Alkali Hydrolyzed Conversion of Fish Scales into Protein Hydrolysates and Evaluation of their Antimicrobial Activity against Different Pathogenic Bacteria.
Summary: In this study the fish scales a waste product from the fish industry were converted into water soluble protein hydrolysates on heating with aqueous solution of sodium hydroxide. Those protein hydrolysates were fractionated into different fractions using solvent extraction procedure and were also checked for their antibacterial activity using agar well diffusion method. Their antibacterial activity was also tested against six pathogenic bacteria including Escherichia coli, Margenella morganii, Haemophilus influenzae, Klebsilla pneumoniae, Pseudomonas aeruginosa, and Actenobactor baumannii. All fractions were found active against these bacteria. Their zones of inhibitions were found to vary according to the nature of solvent fraction and bacteria.
Maximum zones were observed for ethyl acetate fraction (neutral) against Escherichia coli and Actenobactor baumannii with zone of inhibition 19.5 mm and 17.0 mm, respectively almost equal to the control. Their chemical composition was also analyzed by using FTIR spectroscopy and spot test. These fractions and crude were found containing amides, amino acids, amines, phenols, alcohols and aldehydes functional groups. Their antibacterial activity was then correlated with their chemical composition along with their determination for percent yield and percentage of extraction.
Keywords: Protein hydrolysates, waste fish scales, antimicrobial activity, agar well diffusion method, FTIR spectroscopy
The resistance of bacteria and fungi toward the antibiotics is rapidly increasing due to a number of reasons including excessive use of the antibiotics . The chance of infection is far greater than earlier due to increasing population, rapidly change in life style and the presence of a number of wastes including food items and from food industry. According to an estimate annual municipal waste of Peninsular a Malaysian city is 8,196,000 tons, most of which is biomass from the food industry . Fish farms and fish processing units is one of the food industries which is associated with a large number of waste. This waste is mainly composed of protein which is potential threat to the environment in terms of foul smell and as harbor for pathogenic bacteria and fungi.
One of the important pollutant of fish industry are the fish scales which is more resistant to degradation due to its collagen nature . It is due to their hardness, these are neither used by human being nor animals including dogs and cats . These cause foul smell and also causing the aesthetic problems in addition to the dispersal of pathogenic microbes . Their stiffness and hardness are responsible for slow degradation. Their incineration is associated with atmospheric pollution and is costly in terms of the wastage of useful carbon resource in addition to the incineration cost. An increasing trend of the integrated waste management and resource recovery has been observed to solve the waste management problems and recover and explore new resources .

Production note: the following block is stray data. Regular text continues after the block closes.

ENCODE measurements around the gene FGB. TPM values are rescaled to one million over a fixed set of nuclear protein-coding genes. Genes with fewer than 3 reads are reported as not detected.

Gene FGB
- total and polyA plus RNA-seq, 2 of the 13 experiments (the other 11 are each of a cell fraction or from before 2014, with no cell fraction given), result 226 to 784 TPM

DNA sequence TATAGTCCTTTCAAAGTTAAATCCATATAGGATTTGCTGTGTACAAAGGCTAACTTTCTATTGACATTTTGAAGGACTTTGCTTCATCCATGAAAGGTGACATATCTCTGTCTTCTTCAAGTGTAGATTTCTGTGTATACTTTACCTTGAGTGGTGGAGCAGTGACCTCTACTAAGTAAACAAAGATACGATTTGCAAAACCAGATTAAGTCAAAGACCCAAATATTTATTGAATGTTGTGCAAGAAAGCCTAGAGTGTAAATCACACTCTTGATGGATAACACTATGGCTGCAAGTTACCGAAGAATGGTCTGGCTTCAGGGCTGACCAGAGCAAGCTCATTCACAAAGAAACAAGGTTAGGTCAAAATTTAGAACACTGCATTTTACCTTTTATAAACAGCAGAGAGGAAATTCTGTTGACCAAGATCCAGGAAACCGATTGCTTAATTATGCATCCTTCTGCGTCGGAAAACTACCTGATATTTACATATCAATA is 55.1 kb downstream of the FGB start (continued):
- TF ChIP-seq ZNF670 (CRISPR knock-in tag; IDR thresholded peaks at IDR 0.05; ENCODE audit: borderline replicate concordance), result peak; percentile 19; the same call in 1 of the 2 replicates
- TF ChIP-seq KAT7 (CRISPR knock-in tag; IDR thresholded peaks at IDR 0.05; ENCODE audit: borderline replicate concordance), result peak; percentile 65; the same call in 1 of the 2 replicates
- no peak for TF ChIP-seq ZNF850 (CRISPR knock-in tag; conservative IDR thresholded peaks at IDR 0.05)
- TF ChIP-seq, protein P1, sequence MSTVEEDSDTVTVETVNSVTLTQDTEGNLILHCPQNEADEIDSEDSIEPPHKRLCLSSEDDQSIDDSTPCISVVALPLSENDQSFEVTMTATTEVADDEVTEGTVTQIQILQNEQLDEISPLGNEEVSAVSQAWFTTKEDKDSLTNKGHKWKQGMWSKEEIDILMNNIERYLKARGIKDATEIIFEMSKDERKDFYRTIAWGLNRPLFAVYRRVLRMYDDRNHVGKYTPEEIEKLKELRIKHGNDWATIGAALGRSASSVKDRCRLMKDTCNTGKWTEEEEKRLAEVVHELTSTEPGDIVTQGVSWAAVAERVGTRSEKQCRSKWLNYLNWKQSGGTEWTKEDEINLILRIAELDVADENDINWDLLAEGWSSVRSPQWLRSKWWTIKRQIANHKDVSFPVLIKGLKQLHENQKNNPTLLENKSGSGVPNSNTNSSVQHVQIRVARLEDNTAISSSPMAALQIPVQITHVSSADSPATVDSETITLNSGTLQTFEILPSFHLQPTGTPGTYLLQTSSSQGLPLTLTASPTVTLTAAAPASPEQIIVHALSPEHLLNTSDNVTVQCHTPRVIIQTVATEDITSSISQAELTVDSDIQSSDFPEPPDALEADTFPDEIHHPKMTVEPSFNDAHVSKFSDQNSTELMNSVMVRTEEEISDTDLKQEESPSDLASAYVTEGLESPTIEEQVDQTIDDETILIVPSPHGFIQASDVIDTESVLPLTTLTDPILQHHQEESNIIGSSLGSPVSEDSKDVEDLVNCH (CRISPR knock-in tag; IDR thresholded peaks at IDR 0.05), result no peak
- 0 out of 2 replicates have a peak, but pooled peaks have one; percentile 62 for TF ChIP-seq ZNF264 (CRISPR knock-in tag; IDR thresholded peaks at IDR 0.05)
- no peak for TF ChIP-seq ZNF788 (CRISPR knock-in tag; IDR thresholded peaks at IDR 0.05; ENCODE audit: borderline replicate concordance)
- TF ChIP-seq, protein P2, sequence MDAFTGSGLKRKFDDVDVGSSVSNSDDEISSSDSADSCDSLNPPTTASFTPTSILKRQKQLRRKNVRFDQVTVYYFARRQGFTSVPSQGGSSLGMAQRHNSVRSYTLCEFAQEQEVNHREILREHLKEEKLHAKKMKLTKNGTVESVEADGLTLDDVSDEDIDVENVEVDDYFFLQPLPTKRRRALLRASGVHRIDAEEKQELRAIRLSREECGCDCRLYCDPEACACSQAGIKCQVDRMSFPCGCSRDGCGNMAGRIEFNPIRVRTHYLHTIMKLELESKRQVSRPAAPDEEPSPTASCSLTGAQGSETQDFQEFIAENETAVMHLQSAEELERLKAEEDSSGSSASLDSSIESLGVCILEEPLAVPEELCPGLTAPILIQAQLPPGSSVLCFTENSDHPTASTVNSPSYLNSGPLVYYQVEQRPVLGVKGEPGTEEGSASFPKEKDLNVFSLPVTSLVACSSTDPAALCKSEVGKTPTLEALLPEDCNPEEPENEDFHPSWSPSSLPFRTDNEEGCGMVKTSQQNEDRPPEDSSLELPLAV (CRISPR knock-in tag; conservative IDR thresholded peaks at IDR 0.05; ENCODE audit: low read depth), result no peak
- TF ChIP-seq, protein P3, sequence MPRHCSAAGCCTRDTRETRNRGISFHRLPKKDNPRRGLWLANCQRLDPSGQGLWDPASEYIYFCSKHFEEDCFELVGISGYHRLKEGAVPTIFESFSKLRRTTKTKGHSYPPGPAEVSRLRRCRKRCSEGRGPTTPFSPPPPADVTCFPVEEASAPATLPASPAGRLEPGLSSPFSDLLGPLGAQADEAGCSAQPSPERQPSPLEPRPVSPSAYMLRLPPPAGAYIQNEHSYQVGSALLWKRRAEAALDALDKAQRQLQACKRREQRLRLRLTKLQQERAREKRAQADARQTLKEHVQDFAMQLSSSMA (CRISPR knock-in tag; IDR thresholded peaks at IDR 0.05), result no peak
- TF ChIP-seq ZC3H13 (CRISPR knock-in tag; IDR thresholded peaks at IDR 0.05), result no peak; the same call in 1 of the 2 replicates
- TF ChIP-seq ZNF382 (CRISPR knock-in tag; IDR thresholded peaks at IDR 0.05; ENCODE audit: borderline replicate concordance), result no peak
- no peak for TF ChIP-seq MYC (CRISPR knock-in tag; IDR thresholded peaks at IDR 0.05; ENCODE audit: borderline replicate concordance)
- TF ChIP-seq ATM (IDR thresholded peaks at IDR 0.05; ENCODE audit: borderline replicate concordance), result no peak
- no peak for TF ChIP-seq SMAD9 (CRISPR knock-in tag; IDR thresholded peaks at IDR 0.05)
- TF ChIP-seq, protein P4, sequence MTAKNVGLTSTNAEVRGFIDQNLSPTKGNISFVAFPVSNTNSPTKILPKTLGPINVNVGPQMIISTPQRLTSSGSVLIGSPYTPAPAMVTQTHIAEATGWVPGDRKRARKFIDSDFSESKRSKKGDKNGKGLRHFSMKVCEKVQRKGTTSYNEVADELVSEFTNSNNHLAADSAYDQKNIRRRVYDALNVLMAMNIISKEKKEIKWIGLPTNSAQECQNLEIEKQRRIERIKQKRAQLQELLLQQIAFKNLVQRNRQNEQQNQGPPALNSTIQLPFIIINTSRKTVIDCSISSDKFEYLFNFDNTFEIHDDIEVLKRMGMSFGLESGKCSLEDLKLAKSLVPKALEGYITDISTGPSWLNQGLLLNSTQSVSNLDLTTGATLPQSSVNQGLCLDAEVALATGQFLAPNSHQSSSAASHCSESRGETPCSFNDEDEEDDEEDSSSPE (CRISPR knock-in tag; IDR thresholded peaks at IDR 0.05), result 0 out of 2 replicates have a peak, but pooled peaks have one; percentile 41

One of the best options for the resource recovery from fish scales is its conversion into amino acids and peptides . Where fish scales are mainly composed of type I collagen which can be hydrolyzed through the action of enzymes, acids or alkalis. Fish scales were converted into useful resource through solubilization of its collagen by the acids, buffers and enzymes . Where collagen may be used in a number of applications including drug delivery, biomedical materials cosmetics and food [3,7-9]. Collagen and keratin wastes may be considered as potential source of protein and amino acids. A mixture of the collagen and keratin waste can be hydrolyzed into protein and amino acids using alkali hydrolysis [10,11]. Where alkali hydrolysis is considered as having no adverse effect on the collagen of the fish scales except its hydrolysis to some of the peptides [10,12].
The interactions of collagen with alkaline solution on heating involve the hydrolysis, degradation, rearrangement, re-polymerization and salt formation reactions. Some of the products may exist in the form of an equilibrium mixture. Solvent extraction may change the equilibrium concentrations which may sometimes results more changes in chemical composition . Proteins, peptides and amino acids are reportedly antimicrobial in nature for example the use of collagen for food preservation is employed due to its antimicrobial properties [14-16]. The present work is intended to resource recovery, waste management and search of new antimicrobial peptides and amino acids combinations. The obtained products were analyzed for its functional groups using FTIR spectroscopy and chemical tests. The present work is mainly focused on the conversion of waste proteins into useful material. Another idea is the safe and economical disposal of this proteinaceous waste.
Experimental Materials and Methods Sample Solutions Preparation